Thyrotoxic periodic paralysis

Periodic paralysis - thyrotoxic

Overview

Type of disease: Rare conditions

Thyrotoxic Periodic Paralysis (TPP) is a disorder that causes muscle weakness due to high levels of active thyroid hormones. The thyroid gland is a gland of the endocrine system, and produces hormones that help control growth, digestion, and metabolism. When the level of thyroid hormones is too high it can cause problems with the muscles. The weakness or paralysis usually comes and goes and is reported most commonly in the shoulders and legs.

Episodes of muscle weakness tend to happen after having other associated symptoms like having a fast heart rate, a headache, difficulty sleeping, heat intolerance, tremors, or feeling one’s heart beat (palpitations). Less common symptoms include trouble breathing, speech difficulty, vision changes, and trouble swallowing.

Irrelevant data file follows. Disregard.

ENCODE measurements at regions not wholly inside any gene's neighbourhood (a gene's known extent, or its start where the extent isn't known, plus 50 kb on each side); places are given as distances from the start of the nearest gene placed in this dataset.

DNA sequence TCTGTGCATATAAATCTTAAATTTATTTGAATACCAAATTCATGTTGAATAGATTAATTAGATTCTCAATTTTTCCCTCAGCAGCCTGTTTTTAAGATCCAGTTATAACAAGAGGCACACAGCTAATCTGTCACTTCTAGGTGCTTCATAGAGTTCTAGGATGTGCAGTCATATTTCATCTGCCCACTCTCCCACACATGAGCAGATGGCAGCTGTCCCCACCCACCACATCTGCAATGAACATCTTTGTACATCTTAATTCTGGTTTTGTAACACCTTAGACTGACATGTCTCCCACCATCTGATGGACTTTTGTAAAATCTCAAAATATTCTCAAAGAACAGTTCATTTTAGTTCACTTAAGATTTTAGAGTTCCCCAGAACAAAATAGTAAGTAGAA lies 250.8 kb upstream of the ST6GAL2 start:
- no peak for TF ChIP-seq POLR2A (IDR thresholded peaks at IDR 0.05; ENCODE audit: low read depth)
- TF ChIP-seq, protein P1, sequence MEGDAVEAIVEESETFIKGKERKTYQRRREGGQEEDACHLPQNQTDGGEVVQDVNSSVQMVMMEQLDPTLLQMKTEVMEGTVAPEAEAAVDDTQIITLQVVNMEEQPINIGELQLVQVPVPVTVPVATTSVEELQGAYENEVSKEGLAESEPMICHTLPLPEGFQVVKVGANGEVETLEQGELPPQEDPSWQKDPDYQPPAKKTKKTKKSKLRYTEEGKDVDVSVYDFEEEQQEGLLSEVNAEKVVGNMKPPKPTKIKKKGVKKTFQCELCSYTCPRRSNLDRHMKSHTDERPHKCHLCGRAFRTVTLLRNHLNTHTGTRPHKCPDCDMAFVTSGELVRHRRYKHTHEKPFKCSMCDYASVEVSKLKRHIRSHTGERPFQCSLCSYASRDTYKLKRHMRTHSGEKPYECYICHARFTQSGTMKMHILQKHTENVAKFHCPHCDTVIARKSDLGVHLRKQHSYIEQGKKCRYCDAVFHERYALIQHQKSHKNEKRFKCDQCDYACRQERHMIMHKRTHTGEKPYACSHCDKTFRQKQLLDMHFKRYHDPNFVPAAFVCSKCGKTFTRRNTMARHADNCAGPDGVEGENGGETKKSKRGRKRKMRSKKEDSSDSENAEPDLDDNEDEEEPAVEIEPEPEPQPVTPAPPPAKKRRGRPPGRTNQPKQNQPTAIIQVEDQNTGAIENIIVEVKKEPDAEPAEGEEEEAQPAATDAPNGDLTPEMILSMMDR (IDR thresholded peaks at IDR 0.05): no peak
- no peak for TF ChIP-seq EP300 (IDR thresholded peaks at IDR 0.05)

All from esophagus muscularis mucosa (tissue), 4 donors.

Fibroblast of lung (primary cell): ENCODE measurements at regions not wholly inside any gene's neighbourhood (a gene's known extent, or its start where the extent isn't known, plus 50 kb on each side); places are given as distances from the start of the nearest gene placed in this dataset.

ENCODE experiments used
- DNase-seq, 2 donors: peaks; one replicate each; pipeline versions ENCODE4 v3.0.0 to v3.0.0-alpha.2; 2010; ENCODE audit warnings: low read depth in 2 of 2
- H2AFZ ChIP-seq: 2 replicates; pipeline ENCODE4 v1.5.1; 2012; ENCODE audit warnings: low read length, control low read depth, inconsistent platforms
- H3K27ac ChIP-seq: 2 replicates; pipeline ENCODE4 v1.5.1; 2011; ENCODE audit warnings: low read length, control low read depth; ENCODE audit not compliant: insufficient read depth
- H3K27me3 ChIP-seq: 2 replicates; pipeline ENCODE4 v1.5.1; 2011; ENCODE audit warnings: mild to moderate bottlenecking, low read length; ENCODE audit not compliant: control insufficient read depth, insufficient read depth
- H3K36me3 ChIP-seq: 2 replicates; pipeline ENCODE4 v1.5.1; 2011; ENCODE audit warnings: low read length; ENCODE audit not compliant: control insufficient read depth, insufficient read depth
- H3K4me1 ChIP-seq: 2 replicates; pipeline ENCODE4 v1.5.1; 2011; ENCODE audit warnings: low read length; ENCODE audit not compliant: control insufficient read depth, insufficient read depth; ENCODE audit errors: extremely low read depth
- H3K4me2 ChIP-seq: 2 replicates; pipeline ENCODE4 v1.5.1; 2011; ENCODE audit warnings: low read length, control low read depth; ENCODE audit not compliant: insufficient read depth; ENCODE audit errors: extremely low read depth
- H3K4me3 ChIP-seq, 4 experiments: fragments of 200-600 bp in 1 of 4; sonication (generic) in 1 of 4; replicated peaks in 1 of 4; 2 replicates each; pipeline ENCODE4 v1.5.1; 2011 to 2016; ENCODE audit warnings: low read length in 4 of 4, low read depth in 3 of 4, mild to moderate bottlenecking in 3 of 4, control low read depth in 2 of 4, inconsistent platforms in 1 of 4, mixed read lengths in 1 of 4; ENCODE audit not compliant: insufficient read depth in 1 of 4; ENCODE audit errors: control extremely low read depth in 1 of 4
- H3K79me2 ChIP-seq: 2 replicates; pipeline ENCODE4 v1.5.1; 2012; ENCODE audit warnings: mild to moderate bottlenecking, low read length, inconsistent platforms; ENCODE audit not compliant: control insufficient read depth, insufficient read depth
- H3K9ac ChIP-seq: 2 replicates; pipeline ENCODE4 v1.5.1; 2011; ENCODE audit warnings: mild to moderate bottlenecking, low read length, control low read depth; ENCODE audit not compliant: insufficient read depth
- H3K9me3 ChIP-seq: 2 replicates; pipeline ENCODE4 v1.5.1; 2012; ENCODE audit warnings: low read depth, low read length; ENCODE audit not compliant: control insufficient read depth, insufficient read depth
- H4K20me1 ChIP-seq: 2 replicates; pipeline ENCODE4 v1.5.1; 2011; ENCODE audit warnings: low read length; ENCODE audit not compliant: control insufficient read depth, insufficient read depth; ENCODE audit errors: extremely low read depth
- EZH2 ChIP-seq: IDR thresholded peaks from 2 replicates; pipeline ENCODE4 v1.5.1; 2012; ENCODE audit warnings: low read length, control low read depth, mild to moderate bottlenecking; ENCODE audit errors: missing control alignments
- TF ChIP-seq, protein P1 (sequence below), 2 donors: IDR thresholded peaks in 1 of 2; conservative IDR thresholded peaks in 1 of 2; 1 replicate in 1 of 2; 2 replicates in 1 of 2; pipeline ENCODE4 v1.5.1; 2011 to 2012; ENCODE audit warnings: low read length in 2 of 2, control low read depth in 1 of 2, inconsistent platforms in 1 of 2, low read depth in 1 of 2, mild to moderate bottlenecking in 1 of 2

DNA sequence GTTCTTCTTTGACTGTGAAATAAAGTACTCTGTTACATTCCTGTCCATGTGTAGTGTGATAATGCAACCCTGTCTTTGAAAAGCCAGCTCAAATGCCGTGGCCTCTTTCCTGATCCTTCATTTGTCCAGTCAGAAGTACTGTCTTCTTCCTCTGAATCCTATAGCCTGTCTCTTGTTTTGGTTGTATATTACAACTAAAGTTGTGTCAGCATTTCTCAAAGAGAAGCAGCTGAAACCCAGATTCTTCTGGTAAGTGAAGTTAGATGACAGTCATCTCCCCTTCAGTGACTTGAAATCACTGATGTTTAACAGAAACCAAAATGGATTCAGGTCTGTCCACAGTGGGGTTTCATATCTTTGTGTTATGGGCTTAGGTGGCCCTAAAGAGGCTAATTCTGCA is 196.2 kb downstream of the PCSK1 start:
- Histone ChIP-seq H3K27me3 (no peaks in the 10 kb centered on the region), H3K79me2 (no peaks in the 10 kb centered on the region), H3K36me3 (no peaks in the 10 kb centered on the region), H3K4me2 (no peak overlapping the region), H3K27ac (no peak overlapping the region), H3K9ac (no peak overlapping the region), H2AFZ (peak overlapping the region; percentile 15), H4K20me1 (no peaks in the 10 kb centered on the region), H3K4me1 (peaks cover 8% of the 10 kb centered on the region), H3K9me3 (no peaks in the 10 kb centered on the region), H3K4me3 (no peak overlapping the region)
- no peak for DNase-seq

During attacks of TPP, individuals are aware of what is happening to them and normal strength can often come back in between attacks. This disorder affects both men and women, but is most common in Asian men.

Individuals are more likely to have TPP if they have family members who also have TPP or hyperthyroidism. Doctors test for TPP by taking blood samples to see the level of thyroid hormones as well as the level of potassium and other salts.

Treatment options may include potassium to be administered during attacks, beta blockers to reduce the severity of attacks, as well as recommendations of diet change. If you or a family member has been diagnosed with TPP, talk with your doctor about the most current treatment options. Support groups are also good resources of support and information.

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